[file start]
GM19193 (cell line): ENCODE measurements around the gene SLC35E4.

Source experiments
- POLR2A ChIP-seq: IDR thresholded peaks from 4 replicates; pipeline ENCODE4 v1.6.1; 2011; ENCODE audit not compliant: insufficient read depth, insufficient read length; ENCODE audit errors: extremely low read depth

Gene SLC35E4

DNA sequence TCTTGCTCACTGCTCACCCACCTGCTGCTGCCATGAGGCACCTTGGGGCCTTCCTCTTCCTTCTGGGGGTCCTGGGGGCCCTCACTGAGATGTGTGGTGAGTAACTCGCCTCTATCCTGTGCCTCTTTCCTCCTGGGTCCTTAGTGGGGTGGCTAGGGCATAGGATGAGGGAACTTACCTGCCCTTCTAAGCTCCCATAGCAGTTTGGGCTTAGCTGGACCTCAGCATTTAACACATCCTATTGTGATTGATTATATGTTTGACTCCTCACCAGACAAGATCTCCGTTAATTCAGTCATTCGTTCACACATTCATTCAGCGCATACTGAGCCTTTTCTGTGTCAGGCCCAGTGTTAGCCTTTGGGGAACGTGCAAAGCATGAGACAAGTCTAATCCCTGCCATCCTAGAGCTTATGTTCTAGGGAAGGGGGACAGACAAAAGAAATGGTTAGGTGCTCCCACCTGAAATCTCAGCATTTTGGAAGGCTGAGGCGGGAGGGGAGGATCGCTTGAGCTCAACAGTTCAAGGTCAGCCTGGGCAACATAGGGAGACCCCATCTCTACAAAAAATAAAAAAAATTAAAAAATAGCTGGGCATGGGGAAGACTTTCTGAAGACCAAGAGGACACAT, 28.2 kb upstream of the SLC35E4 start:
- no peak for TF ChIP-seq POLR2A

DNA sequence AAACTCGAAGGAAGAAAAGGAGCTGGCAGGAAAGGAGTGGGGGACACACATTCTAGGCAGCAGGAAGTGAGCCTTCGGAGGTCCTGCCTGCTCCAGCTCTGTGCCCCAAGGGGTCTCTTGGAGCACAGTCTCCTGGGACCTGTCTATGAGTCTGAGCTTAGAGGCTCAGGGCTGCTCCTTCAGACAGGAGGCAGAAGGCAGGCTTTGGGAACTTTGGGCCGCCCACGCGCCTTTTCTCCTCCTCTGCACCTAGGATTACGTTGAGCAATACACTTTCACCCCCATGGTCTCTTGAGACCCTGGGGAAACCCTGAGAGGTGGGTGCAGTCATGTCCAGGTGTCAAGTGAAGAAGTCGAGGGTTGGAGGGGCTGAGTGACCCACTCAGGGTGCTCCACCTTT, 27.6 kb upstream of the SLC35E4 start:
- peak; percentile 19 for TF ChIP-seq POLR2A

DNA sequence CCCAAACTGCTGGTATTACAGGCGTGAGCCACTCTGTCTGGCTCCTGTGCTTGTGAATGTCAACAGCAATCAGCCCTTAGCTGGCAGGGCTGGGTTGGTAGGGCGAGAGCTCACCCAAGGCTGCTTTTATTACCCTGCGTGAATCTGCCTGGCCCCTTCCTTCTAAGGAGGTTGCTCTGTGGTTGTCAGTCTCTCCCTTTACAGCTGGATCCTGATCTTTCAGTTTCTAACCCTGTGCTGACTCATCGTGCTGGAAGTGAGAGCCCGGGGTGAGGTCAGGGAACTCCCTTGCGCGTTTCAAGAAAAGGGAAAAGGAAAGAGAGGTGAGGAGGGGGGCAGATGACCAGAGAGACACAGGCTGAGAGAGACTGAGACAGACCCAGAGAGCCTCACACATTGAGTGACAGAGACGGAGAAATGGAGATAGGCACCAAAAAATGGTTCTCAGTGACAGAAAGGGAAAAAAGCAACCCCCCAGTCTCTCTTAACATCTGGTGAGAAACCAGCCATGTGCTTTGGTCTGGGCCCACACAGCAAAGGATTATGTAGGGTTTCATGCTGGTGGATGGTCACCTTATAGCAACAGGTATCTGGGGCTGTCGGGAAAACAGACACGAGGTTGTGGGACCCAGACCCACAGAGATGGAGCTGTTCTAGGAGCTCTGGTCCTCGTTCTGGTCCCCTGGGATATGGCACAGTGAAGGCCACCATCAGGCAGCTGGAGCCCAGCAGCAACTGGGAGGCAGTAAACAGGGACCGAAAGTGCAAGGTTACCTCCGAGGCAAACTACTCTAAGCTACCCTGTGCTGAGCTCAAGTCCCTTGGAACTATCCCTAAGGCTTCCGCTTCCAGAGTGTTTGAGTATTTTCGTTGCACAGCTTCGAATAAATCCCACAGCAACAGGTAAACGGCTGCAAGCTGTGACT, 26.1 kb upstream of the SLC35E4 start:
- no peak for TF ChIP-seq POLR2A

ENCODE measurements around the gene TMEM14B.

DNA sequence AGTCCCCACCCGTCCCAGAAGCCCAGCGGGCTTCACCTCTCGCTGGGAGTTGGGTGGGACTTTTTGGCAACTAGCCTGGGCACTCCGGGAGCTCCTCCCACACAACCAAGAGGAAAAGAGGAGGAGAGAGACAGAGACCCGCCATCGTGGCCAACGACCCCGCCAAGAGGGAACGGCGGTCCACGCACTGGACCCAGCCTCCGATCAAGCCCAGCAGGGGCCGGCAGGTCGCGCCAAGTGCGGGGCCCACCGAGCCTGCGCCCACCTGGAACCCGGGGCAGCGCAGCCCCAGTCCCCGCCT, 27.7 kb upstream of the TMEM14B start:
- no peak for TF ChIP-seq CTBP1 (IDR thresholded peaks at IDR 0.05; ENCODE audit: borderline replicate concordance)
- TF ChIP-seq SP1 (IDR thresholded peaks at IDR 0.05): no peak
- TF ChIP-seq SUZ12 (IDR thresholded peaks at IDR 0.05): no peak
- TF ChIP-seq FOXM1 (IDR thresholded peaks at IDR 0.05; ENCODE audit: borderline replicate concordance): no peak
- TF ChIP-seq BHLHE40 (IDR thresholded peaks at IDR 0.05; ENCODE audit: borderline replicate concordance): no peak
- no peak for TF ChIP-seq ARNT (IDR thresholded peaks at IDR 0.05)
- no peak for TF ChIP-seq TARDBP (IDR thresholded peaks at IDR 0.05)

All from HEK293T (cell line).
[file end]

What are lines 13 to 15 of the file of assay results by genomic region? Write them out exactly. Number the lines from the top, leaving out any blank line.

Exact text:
- no peak for TF ChIP-seq CTBP1 (IDR thresholded peaks at IDR 0.05; ENCODE audit: borderline replicate concordance)
- TF ChIP-seq SP1 (IDR thresholded peaks at IDR 0.05): no peak
- TF ChIP-seq SUZ12 (IDR thresholded peaks at IDR 0.05): no peak